He denied the charge but was sacked by President Karzai.
Last night, Jawad Omar, a senior official at the ministry, insisted: “The natural resources of Afghanistan will play a magnificent role in Afghanistan's economic growth. The past five decades have shown that every time new research takes place, it shows our natural reserves are more than what was previously found. This is a cause for rejoicing, nothing to worry about.”
A smudge of blue paint decorating a letter in the Book of Kells may have come originally from the lapis lazuli mines in the heart of the Afghan mountains. The country's mineral wealth has been known about for a long time — bright blue scarabs and funeral ornaments made of Afghan lapis have been found in ancient Egyptian tombs — but its full exploitation has been prevented by chronic insecurity.
Just before the overthrow of the Taliban in 2001 I visited an ancient lapis mine in the side of the gorge in the Hindu Kush mountains in north-east Afghanistan. The road to the entrance of the mine was a rutted track which could only just be negotiated by our Russian-made jeep.
We were far from the frontline but even here war was having its effect. The mine was closed because all the miners had been called into the army of the anti-Taliban Northern Alliance which controlled the area.
Deposits of lapis are small and easy to exploit and transport. In the Panjshir, the long arrow-shaped valley north of Kabul where there are deposits of the same semi-precious stone, local miners do not bother to dig but simply pack explosives into the hillside and detonate it. Some families make a living from this but bigger enterprises will have to battle with violence and corruption.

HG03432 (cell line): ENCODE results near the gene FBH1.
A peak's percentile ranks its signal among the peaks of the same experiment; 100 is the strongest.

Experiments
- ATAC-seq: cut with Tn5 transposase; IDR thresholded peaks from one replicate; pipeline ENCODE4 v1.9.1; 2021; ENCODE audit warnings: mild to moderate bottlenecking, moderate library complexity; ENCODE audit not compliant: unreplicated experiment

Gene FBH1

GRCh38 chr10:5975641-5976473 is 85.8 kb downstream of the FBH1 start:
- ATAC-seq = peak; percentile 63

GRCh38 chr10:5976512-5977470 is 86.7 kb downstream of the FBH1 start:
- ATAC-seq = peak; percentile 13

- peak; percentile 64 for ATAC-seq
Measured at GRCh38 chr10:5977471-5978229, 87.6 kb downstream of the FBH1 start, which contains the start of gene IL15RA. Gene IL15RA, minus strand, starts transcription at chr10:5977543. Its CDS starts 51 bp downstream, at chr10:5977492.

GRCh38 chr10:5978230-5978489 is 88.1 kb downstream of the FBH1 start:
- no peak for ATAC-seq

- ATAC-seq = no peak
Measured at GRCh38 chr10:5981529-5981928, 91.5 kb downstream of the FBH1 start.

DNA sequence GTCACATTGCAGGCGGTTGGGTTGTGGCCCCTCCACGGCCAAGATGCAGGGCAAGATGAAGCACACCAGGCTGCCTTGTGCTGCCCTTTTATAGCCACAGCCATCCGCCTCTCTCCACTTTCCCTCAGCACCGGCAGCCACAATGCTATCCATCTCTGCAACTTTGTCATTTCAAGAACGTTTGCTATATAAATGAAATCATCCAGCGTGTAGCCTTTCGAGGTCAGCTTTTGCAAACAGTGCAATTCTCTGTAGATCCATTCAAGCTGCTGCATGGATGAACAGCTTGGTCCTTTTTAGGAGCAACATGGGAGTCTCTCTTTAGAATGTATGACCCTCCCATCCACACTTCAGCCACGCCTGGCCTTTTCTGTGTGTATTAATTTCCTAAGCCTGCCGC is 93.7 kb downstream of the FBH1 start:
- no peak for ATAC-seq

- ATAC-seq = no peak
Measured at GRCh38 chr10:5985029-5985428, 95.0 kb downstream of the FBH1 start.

Geologists have long been fascinated by the potential for making Afghanistan an international mining centre. At the western end of the Himalayan mountain chain, the country's geological history is almost as dramatic as its historical past.
As a result it has deposits of iron, copper, cobalt, gold and lithium. Some of them have been known for over a thousand years, but it is only recently that they have been studied in detail.
Yet the initial enthusiasm of mining experts usually wilts as they try to cope with the difficulties of establishing an industry in a country with so much no-man's land.
Development is not impossible but the challenges are gigantic and everybody wants a cut of the profits. Over the border in the Bajaur district of Pakistan, until recently controlled by the Pakistan Taliban, the Pakistani army found a note from a Taliban commander allowing a marble mine to reopen.
The risks and the rewards of exploiting Afghanistan's minerals are obvious, but the risks come immediately while the rewards only come in time.
The largest single foreign investment in Afghanistan is that of a Chinese company which is starting to mine for copper at Aynak, 20 miles east of Kabul.
Over the next quarter-century it plans to produce 11 million tonnes of copper, build a power station and construct a road to Kabul. Even so, locals complain that the Chinese are not providing enough jobs for them and allege that bribes were paid to win the contract.
Some Afghans see their potential mineral resources as a reason why the US and other powers have intervened in the country, the Afghan equivalent of Iraqi oil.
But sadly for the Afghans it will be a long time before they or anybody else benefits from their contorted geological past. Winning any sort of contract in Afghanistan involves bribery and anybody making money becomes a target for corrupt government officials and warlords.
One day Afghans will be able to exploit the riches beneath their mountains but the time is probably not yet.